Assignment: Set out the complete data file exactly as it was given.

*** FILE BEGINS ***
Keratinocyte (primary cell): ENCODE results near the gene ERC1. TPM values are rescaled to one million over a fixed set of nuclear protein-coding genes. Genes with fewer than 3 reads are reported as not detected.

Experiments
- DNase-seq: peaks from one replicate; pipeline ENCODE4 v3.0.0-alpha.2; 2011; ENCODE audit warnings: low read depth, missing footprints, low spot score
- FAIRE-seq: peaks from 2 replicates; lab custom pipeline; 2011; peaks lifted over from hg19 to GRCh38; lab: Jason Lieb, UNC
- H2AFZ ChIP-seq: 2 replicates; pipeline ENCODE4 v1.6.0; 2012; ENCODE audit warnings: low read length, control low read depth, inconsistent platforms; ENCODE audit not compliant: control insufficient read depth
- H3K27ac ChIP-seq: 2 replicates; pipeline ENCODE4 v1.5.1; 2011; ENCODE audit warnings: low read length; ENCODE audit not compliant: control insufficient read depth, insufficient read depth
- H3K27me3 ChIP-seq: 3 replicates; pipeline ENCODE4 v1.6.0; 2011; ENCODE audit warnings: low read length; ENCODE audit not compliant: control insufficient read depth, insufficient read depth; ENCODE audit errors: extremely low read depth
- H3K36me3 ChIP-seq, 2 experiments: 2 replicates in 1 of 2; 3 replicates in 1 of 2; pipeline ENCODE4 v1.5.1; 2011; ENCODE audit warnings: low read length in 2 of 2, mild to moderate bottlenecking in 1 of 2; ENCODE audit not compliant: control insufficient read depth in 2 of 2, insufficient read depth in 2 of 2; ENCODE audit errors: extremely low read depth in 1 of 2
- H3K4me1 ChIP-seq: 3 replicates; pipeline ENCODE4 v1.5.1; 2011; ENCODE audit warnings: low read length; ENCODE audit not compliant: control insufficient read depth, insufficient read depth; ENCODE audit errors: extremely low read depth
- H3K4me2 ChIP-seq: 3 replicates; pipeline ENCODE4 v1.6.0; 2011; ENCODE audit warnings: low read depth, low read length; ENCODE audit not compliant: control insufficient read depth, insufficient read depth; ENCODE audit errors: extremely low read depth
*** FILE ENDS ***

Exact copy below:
Keratinocyte (primary cell): ENCODE results near the gene ERC1. TPM values are rescaled to one million over a fixed set of nuclear protein-coding genes. Genes with fewer than 3 reads are reported as not detected.

Experiments
- DNase-seq: peaks from one replicate; pipeline ENCODE4 v3.0.0-alpha.2; 2011; ENCODE audit warnings: low read depth, missing footprints, low spot score
- FAIRE-seq: peaks from 2 replicates; lab custom pipeline; 2011; peaks lifted over from hg19 to GRCh38; lab: Jason Lieb, UNC
- H2AFZ ChIP-seq: 2 replicates; pipeline ENCODE4 v1.6.0; 2012; ENCODE audit warnings: low read length, control low read depth, inconsistent platforms; ENCODE audit not compliant: control insufficient read depth
- H3K27ac ChIP-seq: 2 replicates; pipeline ENCODE4 v1.5.1; 2011; ENCODE audit warnings: low read length; ENCODE audit not compliant: control insufficient read depth, insufficient read depth
- H3K27me3 ChIP-seq: 3 replicates; pipeline ENCODE4 v1.6.0; 2011; ENCODE audit warnings: low read length; ENCODE audit not compliant: control insufficient read depth, insufficient read depth; ENCODE audit errors: extremely low read depth
- H3K36me3 ChIP-seq, 2 experiments: 2 replicates in 1 of 2; 3 replicates in 1 of 2; pipeline ENCODE4 v1.5.1; 2011; ENCODE audit warnings: low read length in 2 of 2, mild to moderate bottlenecking in 1 of 2; ENCODE audit not compliant: control insufficient read depth in 2 of 2, insufficient read depth in 2 of 2; ENCODE audit errors: extremely low read depth in 1 of 2
- H3K4me1 ChIP-seq: 3 replicates; pipeline ENCODE4 v1.5.1; 2011; ENCODE audit warnings: low read length; ENCODE audit not compliant: control insufficient read depth, insufficient read depth; ENCODE audit errors: extremely low read depth
- H3K4me2 ChIP-seq: 3 replicates; pipeline ENCODE4 v1.6.0; 2011; ENCODE audit warnings: low read depth, low read length; ENCODE audit not compliant: control insufficient read depth, insufficient read depth; ENCODE audit errors: extremely low read depth